January 12, 2022

When to consider epilepsy surgery for your child

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If medications aren’t controlling your child’s seizures, surgery could help.

If your child has epilepsy, medication is generally the first line of defense for controlling seizures. But if medications aren’t helping, then surgery for epilepsy may be a good treatment option to help gain better seizure control. In some cases, epilepsy surgery may even help your child be free from seizures altogether.

“Epilepsy surgery has been around for a long time,” said Robert Naftel, M.D., a pediatric neurosurgeon with Monroe Carell Jr. Children’s Hospital at Vanderbilt Neurosurgery. “There’s been a lot of research done on epilepsy surgery, and it’s been found to be highly effective in treating epilepsy, especially in children who have failed two medications.”

When to consider surgical treatment for epilepsy

About 70% of children with epilepsy will do well on medication. “They can take one antiepileptic and get good control of their seizures,” Naftel explained. “But 30% is still a big number of children who don’t have success with one medication.” When that happens, about 5% of those patients may do well with the addition of a second prescription, Naftel added.

However, if two medications together do not work, a third is unlikely to provide relief. “Once you have failed two medications,” Naftel said, “we typically like to start considering surgery because certain surgeries may have a higher likelihood of giving good seizure control.”

Types of epilepsy surgery

The type of surgery that may be a good fit for your child will depend on several factors, including the type of epilepsy your child has. “Epilepsy surgery is not one-size-fits all,” Naftel explained. “We really have to individualize treatment to each child.”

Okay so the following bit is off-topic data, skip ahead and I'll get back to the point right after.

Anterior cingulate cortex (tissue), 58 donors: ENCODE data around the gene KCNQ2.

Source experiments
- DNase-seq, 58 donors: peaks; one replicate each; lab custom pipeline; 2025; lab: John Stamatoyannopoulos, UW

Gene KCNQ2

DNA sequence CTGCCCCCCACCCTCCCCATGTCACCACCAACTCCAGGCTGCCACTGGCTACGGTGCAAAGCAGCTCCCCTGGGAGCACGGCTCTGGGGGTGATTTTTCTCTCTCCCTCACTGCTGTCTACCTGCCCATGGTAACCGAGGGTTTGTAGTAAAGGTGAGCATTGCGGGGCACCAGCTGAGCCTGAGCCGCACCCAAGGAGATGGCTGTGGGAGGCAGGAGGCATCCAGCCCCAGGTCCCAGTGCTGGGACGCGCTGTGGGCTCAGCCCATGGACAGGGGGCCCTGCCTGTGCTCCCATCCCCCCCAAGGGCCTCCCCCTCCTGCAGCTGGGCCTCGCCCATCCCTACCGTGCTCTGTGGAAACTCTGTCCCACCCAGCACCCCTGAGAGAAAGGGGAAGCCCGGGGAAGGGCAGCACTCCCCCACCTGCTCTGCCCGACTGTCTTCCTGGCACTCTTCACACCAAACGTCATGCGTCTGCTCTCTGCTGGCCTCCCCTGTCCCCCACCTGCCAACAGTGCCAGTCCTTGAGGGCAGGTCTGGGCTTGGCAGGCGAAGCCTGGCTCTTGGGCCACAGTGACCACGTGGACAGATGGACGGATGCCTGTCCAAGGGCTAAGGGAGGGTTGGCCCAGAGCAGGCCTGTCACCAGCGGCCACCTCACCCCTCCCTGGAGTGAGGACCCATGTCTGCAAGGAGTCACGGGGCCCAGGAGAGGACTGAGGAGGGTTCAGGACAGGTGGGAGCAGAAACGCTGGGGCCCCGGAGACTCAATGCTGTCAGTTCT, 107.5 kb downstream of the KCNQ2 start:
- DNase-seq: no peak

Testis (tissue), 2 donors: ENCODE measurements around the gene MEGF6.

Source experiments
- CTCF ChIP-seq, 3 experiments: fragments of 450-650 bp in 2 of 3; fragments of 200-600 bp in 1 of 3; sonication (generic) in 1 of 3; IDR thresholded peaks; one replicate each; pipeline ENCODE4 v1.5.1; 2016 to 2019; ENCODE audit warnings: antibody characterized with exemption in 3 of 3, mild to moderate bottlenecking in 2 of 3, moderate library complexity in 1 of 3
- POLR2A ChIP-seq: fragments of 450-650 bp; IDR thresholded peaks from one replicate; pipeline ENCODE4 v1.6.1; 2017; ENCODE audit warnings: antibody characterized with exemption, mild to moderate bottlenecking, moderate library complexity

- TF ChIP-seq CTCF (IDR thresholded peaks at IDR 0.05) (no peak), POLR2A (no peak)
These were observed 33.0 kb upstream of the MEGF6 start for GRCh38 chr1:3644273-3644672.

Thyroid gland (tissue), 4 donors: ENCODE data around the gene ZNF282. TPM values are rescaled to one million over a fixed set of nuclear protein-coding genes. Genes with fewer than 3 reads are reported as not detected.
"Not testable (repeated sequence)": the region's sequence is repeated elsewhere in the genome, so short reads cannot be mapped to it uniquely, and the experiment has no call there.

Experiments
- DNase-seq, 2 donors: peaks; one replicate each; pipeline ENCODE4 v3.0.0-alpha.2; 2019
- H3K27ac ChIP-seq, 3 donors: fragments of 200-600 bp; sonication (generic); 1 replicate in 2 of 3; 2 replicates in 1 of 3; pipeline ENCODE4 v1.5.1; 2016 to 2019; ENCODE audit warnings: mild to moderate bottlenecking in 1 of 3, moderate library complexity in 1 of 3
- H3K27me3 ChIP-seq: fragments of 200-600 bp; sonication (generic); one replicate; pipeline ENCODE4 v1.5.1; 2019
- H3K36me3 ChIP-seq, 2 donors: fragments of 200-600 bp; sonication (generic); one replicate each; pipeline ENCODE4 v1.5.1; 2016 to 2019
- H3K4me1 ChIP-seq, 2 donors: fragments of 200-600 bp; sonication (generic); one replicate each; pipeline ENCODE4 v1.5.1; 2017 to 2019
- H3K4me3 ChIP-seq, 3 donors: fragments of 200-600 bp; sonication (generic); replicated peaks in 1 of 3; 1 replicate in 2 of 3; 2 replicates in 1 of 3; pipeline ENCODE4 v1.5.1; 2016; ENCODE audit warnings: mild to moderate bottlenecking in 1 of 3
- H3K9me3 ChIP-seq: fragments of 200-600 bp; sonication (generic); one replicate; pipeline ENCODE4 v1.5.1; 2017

First, your child will undergo some initial testing to help determine where in the brain the seizures originate. In some instances, a minimally invasive procedure is required to pinpoint the location.

If your child has focal epilepsy, in which the seizures originate from just one place, then surgery may involve removing that area, as long as doing so would be safe. “The goal of such a surgery would hopefully be a cure of their epilepsy and to gain seizure freedom,” Naftel said. “It’s reasonable to consider that perhaps, in the long run, they’d be able to come off of their seizure medications.”

Sometimes targeting the area can involve a minimally invasive procedure that uses a laser to ablate or destroy tissue. In other cases, when working with a larger section, the procedure may require a more invasive technique or even the removal of a lobe.

Your child may not have a type of epilepsy that can be cured completely. But surgery might still be a good epilepsy treatment option for providing significantly better seizure control than with just medications alone.

Some children have multi-focal epilepsy with “drop attacks,” where their head or body goes limp. “We might do a corpus callosotomy,” Naftel said, “where we disconnect one of the main pathways between the two sides of the brain to slow down the spread of the seizures.”

Another option might be a vagus nerve stimulator. In this procedure, a surgeon implants a small electrode in your child’s neck that will stimulate a nerve via a device. The stimulation can help reduce seizures and improve quality of life, Naftel explained.

A team effort

If your child is a candidate for epilepsy surgery at Vanderbilt, a team of care providers will collectively help decide on the best course of action based on testing and examination results.

“All that data we have collected is presented in a multidisciplinary epilepsy conference including all of the epileptologists, radiologists, other team members, and myself,” Naftel said. “And we present a child’s epilepsy story and test results and then discuss it as a group to determine the best option.”

Need help?

Monroe Carell Jr. Children’s Hospital at Vanderbilt brings together multiple experts in pediatric neurology, pediatric neurosurgery, pediatric neuroradiology, psychologists, dieticians, pharmacists and nurses, all working to care for patients not just as those with epilepsy but as whole children. The Comprehensive Epilepsy Clinic offers expertise in difficult-to-treat seizures and comprehensive epilepsy management, including medications, diet and surgical options tailored to each child.

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